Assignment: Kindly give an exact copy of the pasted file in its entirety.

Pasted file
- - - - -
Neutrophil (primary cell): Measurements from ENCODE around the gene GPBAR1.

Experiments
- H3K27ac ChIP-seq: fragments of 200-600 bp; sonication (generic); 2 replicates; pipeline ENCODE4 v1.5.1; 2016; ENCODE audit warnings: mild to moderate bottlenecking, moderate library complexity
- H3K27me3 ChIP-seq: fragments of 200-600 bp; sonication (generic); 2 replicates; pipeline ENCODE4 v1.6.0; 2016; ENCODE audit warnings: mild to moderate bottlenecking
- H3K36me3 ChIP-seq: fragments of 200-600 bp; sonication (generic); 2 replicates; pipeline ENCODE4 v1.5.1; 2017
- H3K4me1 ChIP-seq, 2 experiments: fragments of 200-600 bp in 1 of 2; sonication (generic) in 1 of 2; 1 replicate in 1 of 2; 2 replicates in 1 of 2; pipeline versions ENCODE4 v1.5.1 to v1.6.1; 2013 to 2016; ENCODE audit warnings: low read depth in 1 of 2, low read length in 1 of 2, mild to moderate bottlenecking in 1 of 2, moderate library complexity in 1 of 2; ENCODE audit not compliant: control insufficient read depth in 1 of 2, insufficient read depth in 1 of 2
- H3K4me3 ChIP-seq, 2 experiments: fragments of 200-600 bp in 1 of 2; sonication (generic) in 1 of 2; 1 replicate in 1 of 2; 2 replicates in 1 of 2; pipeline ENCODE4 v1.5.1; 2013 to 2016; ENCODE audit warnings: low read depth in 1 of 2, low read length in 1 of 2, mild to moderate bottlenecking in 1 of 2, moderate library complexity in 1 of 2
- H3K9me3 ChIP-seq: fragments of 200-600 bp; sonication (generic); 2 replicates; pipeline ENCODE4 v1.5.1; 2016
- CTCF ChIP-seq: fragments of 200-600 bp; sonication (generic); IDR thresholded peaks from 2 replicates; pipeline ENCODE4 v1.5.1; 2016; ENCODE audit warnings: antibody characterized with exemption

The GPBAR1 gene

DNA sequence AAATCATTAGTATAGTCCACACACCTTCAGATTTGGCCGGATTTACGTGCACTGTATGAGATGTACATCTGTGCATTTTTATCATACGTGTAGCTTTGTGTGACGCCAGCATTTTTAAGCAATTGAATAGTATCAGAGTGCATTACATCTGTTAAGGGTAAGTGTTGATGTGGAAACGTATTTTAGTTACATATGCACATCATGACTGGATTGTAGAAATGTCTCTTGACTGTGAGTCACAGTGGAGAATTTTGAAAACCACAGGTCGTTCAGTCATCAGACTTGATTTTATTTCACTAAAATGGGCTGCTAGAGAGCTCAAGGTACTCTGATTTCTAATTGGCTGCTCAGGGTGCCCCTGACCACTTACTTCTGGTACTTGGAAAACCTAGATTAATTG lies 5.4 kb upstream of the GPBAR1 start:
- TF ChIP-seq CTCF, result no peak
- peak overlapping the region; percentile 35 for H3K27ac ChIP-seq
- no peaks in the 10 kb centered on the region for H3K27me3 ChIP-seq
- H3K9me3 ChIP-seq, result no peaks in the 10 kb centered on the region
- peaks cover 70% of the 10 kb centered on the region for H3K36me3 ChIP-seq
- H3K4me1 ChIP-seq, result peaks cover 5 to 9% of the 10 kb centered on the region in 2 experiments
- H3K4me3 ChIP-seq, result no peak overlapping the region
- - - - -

Neutrophil (primary cell): Measurements from ENCODE around the gene GPBAR1.

Experiments
- H3K27ac ChIP-seq: fragments of 200-600 bp; sonication (generic); 2 replicates; pipeline ENCODE4 v1.5.1; 2016; ENCODE audit warnings: mild to moderate bottlenecking, moderate library complexity
- H3K27me3 ChIP-seq: fragments of 200-600 bp; sonication (generic); 2 replicates; pipeline ENCODE4 v1.6.0; 2016; ENCODE audit warnings: mild to moderate bottlenecking
- H3K36me3 ChIP-seq: fragments of 200-600 bp; sonication (generic); 2 replicates; pipeline ENCODE4 v1.5.1; 2017
- H3K4me1 ChIP-seq, 2 experiments: fragments of 200-600 bp in 1 of 2; sonication (generic) in 1 of 2; 1 replicate in 1 of 2; 2 replicates in 1 of 2; pipeline versions ENCODE4 v1.5.1 to v1.6.1; 2013 to 2016; ENCODE audit warnings: low read depth in 1 of 2, low read length in 1 of 2, mild to moderate bottlenecking in 1 of 2, moderate library complexity in 1 of 2; ENCODE audit not compliant: control insufficient read depth in 1 of 2, insufficient read depth in 1 of 2
- H3K4me3 ChIP-seq, 2 experiments: fragments of 200-600 bp in 1 of 2; sonication (generic) in 1 of 2; 1 replicate in 1 of 2; 2 replicates in 1 of 2; pipeline ENCODE4 v1.5.1; 2013 to 2016; ENCODE audit warnings: low read depth in 1 of 2, low read length in 1 of 2, mild to moderate bottlenecking in 1 of 2, moderate library complexity in 1 of 2
- H3K9me3 ChIP-seq: fragments of 200-600 bp; sonication (generic); 2 replicates; pipeline ENCODE4 v1.5.1; 2016
- CTCF ChIP-seq: fragments of 200-600 bp; sonication (generic); IDR thresholded peaks from 2 replicates; pipeline ENCODE4 v1.5.1; 2016; ENCODE audit warnings: antibody characterized with exemption

The GPBAR1 gene

DNA sequence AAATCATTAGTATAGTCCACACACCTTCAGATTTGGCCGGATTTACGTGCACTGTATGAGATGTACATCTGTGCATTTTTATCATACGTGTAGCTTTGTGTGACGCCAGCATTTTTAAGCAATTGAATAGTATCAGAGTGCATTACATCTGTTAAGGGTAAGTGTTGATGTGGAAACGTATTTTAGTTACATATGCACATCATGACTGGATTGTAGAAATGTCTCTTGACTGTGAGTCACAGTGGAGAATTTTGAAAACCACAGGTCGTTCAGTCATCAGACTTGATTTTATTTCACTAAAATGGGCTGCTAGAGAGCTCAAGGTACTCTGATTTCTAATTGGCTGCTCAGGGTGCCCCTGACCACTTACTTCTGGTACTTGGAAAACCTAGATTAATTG lies 5.4 kb upstream of the GPBAR1 start:
- TF ChIP-seq CTCF, result no peak
- peak overlapping the region; percentile 35 for H3K27ac ChIP-seq
- no peaks in the 10 kb centered on the region for H3K27me3 ChIP-seq
- H3K9me3 ChIP-seq, result no peaks in the 10 kb centered on the region
- peaks cover 70% of the 10 kb centered on the region for H3K36me3 ChIP-seq
- H3K4me1 ChIP-seq, result peaks cover 5 to 9% of the 10 kb centered on the region in 2 experiments
- H3K4me3 ChIP-seq, result no peak overlapping the region